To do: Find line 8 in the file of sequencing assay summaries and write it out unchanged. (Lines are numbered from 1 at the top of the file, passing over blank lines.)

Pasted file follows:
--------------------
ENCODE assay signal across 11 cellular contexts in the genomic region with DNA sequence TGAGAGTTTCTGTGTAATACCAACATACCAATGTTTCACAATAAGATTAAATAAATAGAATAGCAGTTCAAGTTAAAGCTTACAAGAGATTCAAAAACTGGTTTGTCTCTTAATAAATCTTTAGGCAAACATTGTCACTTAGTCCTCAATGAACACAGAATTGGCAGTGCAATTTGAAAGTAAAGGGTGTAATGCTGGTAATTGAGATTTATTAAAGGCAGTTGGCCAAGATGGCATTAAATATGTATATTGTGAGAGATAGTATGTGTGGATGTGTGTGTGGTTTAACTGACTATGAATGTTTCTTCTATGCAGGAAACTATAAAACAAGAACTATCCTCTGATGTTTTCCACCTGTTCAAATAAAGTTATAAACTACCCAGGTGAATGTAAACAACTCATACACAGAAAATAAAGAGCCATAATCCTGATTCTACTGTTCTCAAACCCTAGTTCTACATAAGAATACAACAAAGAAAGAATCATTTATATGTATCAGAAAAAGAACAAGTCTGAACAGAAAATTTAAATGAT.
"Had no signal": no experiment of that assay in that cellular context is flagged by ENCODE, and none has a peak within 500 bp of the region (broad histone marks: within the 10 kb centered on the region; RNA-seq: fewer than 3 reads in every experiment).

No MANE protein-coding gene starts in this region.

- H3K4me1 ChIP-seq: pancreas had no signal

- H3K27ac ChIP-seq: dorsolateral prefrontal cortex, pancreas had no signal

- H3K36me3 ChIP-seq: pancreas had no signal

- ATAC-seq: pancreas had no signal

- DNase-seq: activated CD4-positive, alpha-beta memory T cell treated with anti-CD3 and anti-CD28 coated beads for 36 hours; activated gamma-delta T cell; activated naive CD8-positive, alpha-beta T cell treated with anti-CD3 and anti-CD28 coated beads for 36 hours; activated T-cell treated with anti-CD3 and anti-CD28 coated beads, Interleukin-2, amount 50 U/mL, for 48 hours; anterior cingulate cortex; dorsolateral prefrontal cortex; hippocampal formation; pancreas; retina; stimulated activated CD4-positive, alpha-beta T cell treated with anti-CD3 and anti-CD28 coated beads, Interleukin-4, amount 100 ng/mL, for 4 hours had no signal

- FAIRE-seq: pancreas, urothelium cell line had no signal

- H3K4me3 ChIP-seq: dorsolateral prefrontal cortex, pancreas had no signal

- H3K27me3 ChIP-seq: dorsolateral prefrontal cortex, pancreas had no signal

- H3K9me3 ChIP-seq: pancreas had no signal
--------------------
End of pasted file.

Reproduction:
- DNase-seq: activated CD4-positive, alpha-beta memory T cell treated with anti-CD3 and anti-CD28 coated beads for 36 hours; activated gamma-delta T cell; activated naive CD8-positive, alpha-beta T cell treated with anti-CD3 and anti-CD28 coated beads for 36 hours; activated T-cell treated with anti-CD3 and anti-CD28 coated beads, Interleukin-2, amount 50 U/mL, for 48 hours; anterior cingulate cortex; dorsolateral prefrontal cortex; hippocampal formation; pancreas; retina; stimulated activated CD4-positive, alpha-beta T cell treated with anti-CD3 and anti-CD28 coated beads, Interleukin-4, amount 100 ng/mL, for 4 hours had no signal